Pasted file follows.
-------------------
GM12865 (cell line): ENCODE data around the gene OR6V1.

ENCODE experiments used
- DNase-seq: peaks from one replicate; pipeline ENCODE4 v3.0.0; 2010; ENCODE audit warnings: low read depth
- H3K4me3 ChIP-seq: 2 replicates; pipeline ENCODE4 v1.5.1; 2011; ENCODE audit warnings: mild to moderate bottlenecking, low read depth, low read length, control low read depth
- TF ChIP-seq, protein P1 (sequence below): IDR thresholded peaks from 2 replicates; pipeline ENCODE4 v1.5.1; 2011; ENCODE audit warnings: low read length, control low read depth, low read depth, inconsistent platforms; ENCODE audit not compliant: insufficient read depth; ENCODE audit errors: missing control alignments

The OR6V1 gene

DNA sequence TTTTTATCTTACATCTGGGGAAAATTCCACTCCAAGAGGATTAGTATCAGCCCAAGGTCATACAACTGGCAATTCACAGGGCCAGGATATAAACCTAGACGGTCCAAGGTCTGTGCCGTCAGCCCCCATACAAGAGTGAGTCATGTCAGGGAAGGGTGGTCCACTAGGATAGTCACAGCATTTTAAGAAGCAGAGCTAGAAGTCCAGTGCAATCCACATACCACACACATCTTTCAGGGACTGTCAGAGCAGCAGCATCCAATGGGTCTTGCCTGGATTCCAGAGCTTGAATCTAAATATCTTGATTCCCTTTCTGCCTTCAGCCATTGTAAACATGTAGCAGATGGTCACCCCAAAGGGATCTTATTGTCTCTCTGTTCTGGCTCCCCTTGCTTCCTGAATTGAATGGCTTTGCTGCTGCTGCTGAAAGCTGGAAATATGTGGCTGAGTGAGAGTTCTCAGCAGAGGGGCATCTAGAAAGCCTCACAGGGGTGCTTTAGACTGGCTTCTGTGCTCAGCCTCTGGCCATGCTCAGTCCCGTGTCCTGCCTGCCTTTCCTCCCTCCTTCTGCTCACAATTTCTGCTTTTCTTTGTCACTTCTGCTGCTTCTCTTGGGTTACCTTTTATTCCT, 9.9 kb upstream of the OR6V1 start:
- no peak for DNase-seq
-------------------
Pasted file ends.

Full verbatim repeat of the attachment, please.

GM12865 (cell line): ENCODE data around the gene OR6V1.

ENCODE experiments used
- DNase-seq: peaks from one replicate; pipeline ENCODE4 v3.0.0; 2010; ENCODE audit warnings: low read depth
- H3K4me3 ChIP-seq: 2 replicates; pipeline ENCODE4 v1.5.1; 2011; ENCODE audit warnings: mild to moderate bottlenecking, low read depth, low read length, control low read depth
- TF ChIP-seq, protein P1 (sequence below): IDR thresholded peaks from 2 replicates; pipeline ENCODE4 v1.5.1; 2011; ENCODE audit warnings: low read length, control low read depth, low read depth, inconsistent platforms; ENCODE audit not compliant: insufficient read depth; ENCODE audit errors: missing control alignments

The OR6V1 gene

DNA sequence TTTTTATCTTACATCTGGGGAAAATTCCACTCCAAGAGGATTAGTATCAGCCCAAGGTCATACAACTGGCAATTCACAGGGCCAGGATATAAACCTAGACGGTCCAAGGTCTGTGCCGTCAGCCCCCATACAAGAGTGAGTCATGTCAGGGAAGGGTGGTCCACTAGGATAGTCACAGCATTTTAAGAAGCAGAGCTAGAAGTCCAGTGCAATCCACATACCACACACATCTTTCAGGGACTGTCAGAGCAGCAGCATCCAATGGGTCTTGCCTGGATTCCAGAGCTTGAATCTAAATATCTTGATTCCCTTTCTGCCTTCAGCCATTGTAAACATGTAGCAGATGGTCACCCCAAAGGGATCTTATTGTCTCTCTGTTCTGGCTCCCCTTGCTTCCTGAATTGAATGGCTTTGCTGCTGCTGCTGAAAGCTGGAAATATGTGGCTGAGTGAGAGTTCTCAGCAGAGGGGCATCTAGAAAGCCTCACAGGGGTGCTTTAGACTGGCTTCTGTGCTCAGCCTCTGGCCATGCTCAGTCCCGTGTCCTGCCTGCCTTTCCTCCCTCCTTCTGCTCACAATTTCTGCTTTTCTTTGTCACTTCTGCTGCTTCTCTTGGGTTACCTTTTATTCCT, 9.9 kb upstream of the OR6V1 start:
- no peak for DNase-seq